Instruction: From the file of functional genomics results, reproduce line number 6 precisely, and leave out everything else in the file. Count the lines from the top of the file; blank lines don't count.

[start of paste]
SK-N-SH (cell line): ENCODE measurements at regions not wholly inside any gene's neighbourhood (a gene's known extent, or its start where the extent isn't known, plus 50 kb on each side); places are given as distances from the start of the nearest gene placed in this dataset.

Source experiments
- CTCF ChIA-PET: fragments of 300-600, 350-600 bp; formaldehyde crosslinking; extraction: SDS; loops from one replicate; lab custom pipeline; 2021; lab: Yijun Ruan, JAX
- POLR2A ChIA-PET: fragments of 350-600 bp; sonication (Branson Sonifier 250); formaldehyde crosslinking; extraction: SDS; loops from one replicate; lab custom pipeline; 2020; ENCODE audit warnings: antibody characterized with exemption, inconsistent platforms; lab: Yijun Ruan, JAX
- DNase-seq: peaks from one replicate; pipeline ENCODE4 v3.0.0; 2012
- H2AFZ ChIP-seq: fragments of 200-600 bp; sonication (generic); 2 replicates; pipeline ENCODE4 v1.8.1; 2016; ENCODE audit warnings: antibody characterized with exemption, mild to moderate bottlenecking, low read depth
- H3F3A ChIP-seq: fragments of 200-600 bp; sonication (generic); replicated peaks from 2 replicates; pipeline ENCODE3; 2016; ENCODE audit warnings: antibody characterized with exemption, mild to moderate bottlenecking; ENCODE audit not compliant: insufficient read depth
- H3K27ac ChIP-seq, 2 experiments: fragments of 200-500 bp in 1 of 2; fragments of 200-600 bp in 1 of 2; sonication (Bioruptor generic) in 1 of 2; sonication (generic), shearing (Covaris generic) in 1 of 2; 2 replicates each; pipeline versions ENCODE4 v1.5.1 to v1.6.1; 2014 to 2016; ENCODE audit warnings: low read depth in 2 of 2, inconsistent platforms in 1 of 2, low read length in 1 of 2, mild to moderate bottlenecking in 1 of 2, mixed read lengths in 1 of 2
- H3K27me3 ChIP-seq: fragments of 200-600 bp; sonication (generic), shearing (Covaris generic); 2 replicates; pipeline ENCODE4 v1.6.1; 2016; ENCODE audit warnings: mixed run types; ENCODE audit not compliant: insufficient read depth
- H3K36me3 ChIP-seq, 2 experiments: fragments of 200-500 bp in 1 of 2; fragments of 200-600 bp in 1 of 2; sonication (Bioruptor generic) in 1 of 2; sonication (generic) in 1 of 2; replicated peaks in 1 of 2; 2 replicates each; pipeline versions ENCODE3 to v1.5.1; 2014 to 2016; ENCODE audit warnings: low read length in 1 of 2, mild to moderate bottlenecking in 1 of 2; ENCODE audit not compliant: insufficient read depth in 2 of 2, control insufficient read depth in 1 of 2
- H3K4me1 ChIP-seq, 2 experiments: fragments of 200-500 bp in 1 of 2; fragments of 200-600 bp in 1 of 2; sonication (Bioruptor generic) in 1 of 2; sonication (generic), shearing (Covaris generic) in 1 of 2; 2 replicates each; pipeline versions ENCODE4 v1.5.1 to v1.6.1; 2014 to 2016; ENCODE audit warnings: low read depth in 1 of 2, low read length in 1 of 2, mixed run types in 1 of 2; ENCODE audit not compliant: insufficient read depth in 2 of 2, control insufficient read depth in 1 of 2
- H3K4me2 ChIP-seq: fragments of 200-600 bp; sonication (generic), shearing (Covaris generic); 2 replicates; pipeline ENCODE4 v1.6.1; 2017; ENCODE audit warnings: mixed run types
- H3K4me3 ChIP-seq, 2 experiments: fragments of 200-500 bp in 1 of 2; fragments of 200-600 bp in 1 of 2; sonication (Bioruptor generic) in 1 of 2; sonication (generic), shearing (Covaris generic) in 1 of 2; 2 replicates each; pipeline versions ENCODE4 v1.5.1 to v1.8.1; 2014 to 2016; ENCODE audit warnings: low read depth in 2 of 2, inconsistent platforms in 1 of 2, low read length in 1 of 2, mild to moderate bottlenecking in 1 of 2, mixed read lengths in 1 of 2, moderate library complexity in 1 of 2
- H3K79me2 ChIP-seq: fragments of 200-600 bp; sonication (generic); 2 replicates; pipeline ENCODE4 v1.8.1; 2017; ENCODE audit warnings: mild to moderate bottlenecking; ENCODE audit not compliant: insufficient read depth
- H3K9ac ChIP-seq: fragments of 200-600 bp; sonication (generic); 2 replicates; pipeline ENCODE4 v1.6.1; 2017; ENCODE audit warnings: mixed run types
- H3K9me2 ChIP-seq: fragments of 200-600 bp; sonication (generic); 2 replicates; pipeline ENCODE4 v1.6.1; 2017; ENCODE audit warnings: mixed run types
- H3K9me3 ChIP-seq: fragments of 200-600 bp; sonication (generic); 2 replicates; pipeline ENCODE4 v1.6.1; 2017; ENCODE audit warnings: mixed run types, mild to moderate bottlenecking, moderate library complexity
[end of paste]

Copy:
- H2AFZ ChIP-seq: fragments of 200-600 bp; sonication (generic); 2 replicates; pipeline ENCODE4 v1.8.1; 2016; ENCODE audit warnings: antibody characterized with exemption, mild to moderate bottlenecking, low read depth